White folks: Racism is our problemJune 16, 2020
The following opinion column written by Dale Ewart was published in the South Florida Sun Sentinel
White folks need to understand that racism is our problem.
With the senseless and brutal death of yet another African American man at the hands of police, we see the rage and frustration of communities of color. And from Central Park, to here in Florida and all across the country, we’ve watched cellphone videos of white people attempting to use law enforcement to intimidate their fellow citizens or to cover up for their own crimes. All white people? Certainly not. But for the rest of us, how often do we see these as “civil rights (i.e., black people’s) problems,” having little to do with our daily lives? The truth is, racism is a white problem, and until we face it and demand change, the injustices will continue. There can be no neutrality in this struggle.
Colin Kaepernick was greeted with howls of outrage and a banishment from his profession when he silently and respectfully protested the killing of young black men and women. Peaceful protests against police abuse are often met with tear gas and rubber bullets. Contrast the images of (white) armed anti-lockdown protesters, screaming in the faces of police and lawmakers, being handled with remarkable restraint by law enforcement. If this isn’t “white privilege,” what is?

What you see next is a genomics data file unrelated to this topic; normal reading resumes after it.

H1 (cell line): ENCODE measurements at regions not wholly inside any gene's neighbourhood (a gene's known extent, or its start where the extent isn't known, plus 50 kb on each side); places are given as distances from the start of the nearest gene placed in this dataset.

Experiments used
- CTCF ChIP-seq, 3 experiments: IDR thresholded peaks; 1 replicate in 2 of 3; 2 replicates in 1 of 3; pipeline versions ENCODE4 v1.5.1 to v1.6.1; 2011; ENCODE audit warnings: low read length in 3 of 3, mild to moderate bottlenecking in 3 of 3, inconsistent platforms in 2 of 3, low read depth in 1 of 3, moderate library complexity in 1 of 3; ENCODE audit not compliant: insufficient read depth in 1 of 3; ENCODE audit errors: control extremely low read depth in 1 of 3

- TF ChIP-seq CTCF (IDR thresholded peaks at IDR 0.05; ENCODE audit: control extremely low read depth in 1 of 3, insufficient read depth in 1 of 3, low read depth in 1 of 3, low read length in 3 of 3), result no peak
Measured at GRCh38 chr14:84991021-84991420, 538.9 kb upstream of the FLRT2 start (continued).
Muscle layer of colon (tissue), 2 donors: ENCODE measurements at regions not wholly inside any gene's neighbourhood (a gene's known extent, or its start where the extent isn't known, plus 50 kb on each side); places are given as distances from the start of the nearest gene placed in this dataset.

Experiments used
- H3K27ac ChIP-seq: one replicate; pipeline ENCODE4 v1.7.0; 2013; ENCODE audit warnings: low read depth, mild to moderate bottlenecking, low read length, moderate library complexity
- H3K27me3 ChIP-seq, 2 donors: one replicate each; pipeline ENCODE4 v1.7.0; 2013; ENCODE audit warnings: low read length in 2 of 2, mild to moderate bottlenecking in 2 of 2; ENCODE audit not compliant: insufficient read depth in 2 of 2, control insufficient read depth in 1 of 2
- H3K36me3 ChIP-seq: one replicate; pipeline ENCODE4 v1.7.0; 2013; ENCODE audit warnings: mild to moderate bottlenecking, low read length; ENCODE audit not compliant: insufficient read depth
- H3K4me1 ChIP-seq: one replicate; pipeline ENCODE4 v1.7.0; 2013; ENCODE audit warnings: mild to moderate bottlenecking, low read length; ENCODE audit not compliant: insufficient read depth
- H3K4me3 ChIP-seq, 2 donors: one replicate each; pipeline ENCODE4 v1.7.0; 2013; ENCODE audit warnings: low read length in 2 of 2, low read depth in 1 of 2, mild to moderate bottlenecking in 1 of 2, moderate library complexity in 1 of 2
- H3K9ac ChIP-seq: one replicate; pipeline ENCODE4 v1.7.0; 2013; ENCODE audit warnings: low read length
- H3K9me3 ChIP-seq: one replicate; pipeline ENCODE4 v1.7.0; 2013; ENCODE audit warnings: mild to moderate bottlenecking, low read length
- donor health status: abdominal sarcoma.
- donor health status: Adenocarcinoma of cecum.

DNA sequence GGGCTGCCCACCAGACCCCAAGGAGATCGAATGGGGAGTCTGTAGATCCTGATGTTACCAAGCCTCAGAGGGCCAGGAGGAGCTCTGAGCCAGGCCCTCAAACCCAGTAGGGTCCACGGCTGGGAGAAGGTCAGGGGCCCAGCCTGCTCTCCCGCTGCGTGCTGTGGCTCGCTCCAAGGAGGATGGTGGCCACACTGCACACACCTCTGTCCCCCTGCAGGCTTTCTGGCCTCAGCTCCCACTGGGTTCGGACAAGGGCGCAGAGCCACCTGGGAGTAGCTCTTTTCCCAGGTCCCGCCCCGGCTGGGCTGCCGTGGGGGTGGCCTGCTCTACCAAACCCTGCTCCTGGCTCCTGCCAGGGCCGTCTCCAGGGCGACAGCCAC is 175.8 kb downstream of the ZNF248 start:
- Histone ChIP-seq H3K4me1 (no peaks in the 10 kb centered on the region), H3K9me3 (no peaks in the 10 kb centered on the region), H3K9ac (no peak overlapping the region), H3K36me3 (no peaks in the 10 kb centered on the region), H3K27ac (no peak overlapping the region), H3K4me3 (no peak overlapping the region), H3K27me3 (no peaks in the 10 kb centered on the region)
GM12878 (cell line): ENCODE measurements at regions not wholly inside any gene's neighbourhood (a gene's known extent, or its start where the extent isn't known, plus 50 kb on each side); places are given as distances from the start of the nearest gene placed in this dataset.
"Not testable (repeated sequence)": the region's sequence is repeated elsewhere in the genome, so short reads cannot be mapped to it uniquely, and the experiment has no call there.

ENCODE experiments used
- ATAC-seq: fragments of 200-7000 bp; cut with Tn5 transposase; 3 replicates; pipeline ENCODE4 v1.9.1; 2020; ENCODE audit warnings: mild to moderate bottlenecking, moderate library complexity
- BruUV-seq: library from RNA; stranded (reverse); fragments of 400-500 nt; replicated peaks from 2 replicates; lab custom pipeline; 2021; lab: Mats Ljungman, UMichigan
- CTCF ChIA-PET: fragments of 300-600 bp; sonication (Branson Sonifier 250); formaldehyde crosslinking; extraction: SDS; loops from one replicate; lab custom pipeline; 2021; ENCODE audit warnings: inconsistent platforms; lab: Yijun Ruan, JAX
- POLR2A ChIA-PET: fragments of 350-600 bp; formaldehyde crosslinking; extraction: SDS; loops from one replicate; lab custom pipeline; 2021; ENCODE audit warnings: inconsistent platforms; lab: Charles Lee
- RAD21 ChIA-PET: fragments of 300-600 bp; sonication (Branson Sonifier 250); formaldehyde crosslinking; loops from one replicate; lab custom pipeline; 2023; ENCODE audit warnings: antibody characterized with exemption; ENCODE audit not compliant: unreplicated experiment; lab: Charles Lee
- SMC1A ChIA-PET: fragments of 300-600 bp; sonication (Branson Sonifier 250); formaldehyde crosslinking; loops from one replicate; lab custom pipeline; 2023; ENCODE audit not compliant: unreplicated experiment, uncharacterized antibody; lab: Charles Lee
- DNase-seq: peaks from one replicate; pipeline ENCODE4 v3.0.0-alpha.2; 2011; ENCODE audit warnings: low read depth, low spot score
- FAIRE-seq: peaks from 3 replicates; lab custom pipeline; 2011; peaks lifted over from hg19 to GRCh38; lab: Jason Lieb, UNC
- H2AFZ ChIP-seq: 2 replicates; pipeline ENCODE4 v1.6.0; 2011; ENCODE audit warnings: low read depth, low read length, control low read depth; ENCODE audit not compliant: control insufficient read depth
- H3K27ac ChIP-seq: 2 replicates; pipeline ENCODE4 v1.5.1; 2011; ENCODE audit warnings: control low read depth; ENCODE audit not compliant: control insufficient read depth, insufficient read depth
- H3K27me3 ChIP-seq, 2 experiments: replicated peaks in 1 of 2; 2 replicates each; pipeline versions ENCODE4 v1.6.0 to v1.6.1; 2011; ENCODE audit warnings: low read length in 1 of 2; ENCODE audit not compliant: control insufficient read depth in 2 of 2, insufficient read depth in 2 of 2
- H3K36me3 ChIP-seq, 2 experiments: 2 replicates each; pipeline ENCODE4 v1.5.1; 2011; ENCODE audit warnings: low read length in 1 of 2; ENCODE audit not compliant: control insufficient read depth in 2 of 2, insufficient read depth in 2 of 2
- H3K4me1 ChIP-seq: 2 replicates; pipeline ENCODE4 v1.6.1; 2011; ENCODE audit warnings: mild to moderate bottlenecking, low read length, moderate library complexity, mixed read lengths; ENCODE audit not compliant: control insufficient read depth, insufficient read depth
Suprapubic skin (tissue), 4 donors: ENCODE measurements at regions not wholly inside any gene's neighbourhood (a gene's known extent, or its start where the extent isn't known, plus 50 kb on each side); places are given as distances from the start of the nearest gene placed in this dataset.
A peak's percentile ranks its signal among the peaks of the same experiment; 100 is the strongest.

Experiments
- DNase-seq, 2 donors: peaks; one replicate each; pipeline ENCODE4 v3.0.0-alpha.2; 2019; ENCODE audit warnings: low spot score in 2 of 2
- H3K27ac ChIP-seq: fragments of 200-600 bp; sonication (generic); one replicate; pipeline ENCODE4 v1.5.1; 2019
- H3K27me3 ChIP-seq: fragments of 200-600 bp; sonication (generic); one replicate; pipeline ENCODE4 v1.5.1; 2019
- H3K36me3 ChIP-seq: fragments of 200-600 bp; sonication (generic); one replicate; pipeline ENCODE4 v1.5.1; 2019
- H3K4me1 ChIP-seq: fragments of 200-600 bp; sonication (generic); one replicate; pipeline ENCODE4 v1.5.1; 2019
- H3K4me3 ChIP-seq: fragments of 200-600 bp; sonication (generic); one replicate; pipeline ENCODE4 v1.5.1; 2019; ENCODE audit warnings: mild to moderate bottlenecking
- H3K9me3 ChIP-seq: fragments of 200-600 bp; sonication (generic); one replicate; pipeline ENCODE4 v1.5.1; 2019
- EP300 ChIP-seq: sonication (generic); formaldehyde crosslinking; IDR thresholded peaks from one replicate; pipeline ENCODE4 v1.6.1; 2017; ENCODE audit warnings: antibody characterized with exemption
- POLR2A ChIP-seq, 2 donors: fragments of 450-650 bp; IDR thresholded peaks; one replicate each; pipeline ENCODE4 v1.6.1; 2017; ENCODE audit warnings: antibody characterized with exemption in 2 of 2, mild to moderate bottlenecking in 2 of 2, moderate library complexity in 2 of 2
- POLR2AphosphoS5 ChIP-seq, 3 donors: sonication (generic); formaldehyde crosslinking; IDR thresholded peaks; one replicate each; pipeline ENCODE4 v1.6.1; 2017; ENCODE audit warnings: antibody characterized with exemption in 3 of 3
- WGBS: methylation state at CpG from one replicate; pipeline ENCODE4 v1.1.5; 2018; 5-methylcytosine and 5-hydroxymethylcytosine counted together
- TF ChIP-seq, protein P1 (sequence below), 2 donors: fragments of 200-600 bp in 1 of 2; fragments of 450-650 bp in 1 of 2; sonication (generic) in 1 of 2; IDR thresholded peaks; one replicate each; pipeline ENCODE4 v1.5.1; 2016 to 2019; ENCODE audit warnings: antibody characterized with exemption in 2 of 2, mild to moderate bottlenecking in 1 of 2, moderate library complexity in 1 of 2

As a white man, I don’t worry about someone calling the police over a dispute concerning an unleashed dog, or because I’m barbecuing, or because I’m jogging or just standing around in my neighborhood. And if for some reason the police are called, I don’t worry that the result could be my death. You don’t have to be black or Hispanic to have empathy and imagination — imagine what it would be like to be constantly on edge, knowing that because of your appearance, there will always be those who fear you, or believe you are not equal, or that they have the right to question your identity and whereabouts. Imagine being a parent and having to explain this to your teenage son or daughter, and imagine the fear you must have for them every time they leave the house.
Centuries of racism in America have inflicted untold suffering and trauma on people of color. Racism has been used to keep us all apart, dividing us and preventing us from seeing our common interests. We all want to live secure lives, take care of our families, have decent healthcare and housing, and be respected for the individuals that we are. Racism instead pits us against each other, and the only winners are those who gain from our division.
If “all lives matter,” then this is a responsibility for all of us, starting with those of us who think we can remain neutral. Until we see each murder of an African American such as George Floyd as a threat to each and every one of us, this will continue. Until we see each use of law enforcement to control and intimidate black and brown people as a threat to our own civil liberties, this won’t end. And until we recognize our common humanity, we will continue to be divided by those who profit from our division, making us all poorer, weaker and less secure.
Dale Ewart is executive vice president for 1199 SEIU United Healthcare Workers East, the largest healthcare union in the country, representing more than 450,000 nurses and healthcare workers nationwide, including more than 24,000 in Florida.